Verizon STEM Program at N.C. a&T to Offer Real-World Career Sessions for Middle School Boys
Greensboro, NC (Feb. 9, 2018) – Two Saturdays of every month, approximately 110 middle school boys gather at North Carolina Agricultural and Technical State University to participate in a program under Verizon Innovative Learning Program (VIL), the education initiative of the Verizon Foundation. The program launched in 2015 and partners with Historically Black Colleges and Universities and Hispanic Serving Institutions to provide tech-education and skill building to minority, middle school male students across the country. On Saturday, Feb. 10, N.C. A&T and Verizon officials will partner with science, technology, engineering and mathematics (STEM) professionals to provide real-world career experiences during the “Preparing Tomorrow’s Innovators Today” conference. The event will be from 10 a.m. – 12:30 p.m., in Smith Hall on the university’s campus.
“It is important to provide students with opportunities to expose them to real world applications, challenge their thinking, and dare them to dream,” said Marquita McCulley, VIL Program director. “When you place black leaders in front of young black males, it assures them of who they are and the possibilities of what they can become. Through the Verizon and A&T partnership, we inspire and create the next generation of STEM innovators and entrepreneurs.”
The conference will provide the young men of the program an opportunity to hear the journey and career paths of current leaders in STEM and entrepreneurial fields. Career presentations will be facilitated by Dr. Cameron Seay an IT professor and Statistical Analysis System programmer, A&T; Tony Lewis, vice present of state government affairs, Verizon; Alan Gardner, senior vice president of human resources, Verizon; J.J. Briceno and Ian Holmes, president and general manager, Crown Town Flag Football League; Saye Zonen, author, motivational speaker, independent engineer and entrepreneur; Sgt. Brad Bills, US Air Force; and Dr. Caesar Jackson, interim dean, physics professor and engineer, North Carolina Central University.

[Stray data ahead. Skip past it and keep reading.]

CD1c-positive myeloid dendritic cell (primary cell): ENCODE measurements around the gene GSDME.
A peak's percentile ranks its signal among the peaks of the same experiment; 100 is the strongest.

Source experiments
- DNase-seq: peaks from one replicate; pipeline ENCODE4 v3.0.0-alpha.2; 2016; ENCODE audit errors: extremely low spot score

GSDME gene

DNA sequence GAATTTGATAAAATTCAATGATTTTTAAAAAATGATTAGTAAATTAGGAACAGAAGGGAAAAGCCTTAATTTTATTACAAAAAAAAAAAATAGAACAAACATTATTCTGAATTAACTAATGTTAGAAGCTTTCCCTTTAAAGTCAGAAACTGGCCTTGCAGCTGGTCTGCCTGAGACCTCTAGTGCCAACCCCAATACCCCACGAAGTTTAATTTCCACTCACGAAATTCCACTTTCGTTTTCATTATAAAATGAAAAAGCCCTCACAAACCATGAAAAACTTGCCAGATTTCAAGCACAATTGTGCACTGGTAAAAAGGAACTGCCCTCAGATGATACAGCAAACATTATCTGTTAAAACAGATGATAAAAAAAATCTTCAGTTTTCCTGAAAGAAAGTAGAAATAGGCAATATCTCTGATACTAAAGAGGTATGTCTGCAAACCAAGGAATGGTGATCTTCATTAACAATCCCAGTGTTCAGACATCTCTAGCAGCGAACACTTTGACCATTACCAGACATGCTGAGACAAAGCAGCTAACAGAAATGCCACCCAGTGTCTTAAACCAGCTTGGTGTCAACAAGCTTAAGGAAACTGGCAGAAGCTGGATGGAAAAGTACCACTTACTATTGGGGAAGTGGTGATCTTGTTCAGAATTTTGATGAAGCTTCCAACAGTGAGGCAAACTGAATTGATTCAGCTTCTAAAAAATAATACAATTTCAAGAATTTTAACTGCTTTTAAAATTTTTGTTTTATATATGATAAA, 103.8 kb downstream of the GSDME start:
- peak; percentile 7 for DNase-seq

“It is very important for young students, particularly African-American boys, to engage professionals who look like them in conversation in the same physical space because these professionals bring to life their careers in a way a textbook or a website or a magazine article simply cannot,” said Dr. Anthony Graham, dean of the College of Education at A&T. “More importantly, young black boys must have an opportunity to establish an actual relationship, or social capital, with individuals who may become a part of their support system as they learn to navigate various complex systems they will encounter in their lifetime.”
Graham, who specializes in research focused primarily on the experiences of Black males in K-12 public schools and ways to transform their environments, is slated to give remarks during the conference.
Each session will provide detailed information regarding networking, internship and job opportunities and pathways to career entry. Attendees will have the opportunity to learn the requirements and daily operations and ask questions.
“The reality is, there is a digital divide in this country that will leave millions of underserved students at a disadvantage as our economy becomes more technology-dependent. Unfortunately, minority men are disproportionately impacted and it is evident in their lack of representation in STEM fields today, said Alan Gardner, SVP of Human Resources for Verizon. “We must take collective action now to give these kids the technology, access and innovative programs they need to have a brighter future, and I am honored to have the opportunity to lend my voice to this worthy cause at A&T’s conference.”
McCulley says the conference is vital to giving the students a well-rounded understanding and application of STEM in the professional world.
“When some of the boys enter the program they don’t understand what STEM is. Most of them want to be athletes, but usually once they get an understanding of STEM and the things they can do with technology we win them over,” said McCulley.
The conference also serves as recruitment day for students from Hampton Elementary School and Hairston Elementary School. Select students that attend will be chosen to become ambassadors and share their experiences and perspectives with parents at PTA meetings.
Additionally, former athletes will discuss ways they have utilized their STEM education following their athletic careers.
About North Carolina A&T State University
North Carolina Agricultural and Technical State University is the nation’s largest historically black university. It is a land-grant, higher-research classified university by the Carnegie Foundation and constituent member of the University of North Carolina system. A&T is known for its leadership in producing graduates in engineering, agriculture and other STEM fields. The university was founded in 1891 and is located in Greensboro, North Carolina.